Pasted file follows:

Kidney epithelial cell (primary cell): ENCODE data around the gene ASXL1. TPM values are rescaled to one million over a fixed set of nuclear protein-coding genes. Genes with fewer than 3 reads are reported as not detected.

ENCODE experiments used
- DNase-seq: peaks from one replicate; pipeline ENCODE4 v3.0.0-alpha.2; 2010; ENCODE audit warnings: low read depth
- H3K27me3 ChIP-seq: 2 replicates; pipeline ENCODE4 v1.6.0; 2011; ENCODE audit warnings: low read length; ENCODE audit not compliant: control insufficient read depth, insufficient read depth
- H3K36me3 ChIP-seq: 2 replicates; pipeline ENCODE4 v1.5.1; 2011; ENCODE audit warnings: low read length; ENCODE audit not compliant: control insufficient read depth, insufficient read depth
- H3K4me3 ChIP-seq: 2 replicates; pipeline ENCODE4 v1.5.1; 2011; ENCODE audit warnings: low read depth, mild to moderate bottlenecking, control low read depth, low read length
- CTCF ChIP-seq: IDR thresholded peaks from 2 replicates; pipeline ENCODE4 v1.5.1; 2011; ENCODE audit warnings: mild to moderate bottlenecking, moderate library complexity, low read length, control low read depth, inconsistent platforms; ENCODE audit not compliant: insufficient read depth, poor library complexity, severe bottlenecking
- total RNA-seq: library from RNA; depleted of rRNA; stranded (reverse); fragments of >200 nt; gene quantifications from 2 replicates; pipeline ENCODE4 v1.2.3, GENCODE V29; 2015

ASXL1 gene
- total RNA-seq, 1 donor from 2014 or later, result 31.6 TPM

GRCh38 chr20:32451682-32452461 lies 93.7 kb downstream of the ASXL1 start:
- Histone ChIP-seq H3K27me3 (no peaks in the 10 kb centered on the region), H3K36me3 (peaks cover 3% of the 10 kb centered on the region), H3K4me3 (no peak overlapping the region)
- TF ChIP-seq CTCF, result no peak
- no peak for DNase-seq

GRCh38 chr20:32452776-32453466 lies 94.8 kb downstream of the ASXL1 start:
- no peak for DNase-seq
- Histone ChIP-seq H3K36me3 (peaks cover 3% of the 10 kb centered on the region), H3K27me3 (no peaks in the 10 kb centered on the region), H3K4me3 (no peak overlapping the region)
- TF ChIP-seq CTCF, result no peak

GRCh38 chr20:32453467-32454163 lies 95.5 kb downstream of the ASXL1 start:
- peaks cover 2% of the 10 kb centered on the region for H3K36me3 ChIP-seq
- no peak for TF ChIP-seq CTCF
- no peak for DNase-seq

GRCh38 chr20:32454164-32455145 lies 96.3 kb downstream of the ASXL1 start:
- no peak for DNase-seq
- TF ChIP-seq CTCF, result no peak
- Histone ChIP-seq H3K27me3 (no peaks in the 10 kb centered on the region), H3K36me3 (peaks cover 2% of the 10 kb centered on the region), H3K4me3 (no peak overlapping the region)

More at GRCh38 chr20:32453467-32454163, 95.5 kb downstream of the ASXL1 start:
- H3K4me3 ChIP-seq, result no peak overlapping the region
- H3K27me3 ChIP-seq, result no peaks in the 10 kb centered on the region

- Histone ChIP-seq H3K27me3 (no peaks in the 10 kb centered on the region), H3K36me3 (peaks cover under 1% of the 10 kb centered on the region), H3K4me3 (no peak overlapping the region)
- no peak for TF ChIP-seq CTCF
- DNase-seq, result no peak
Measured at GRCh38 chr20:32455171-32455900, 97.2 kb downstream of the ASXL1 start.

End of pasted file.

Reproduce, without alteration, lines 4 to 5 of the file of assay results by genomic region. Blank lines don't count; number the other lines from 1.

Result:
- H3K27me3 ChIP-seq: 2 replicates; pipeline ENCODE4 v1.6.0; 2011; ENCODE audit warnings: low read length; ENCODE audit not compliant: control insufficient read depth, insufficient read depth
- H3K36me3 ChIP-seq: 2 replicates; pipeline ENCODE4 v1.5.1; 2011; ENCODE audit warnings: low read length; ENCODE audit not compliant: control insufficient read depth, insufficient read depth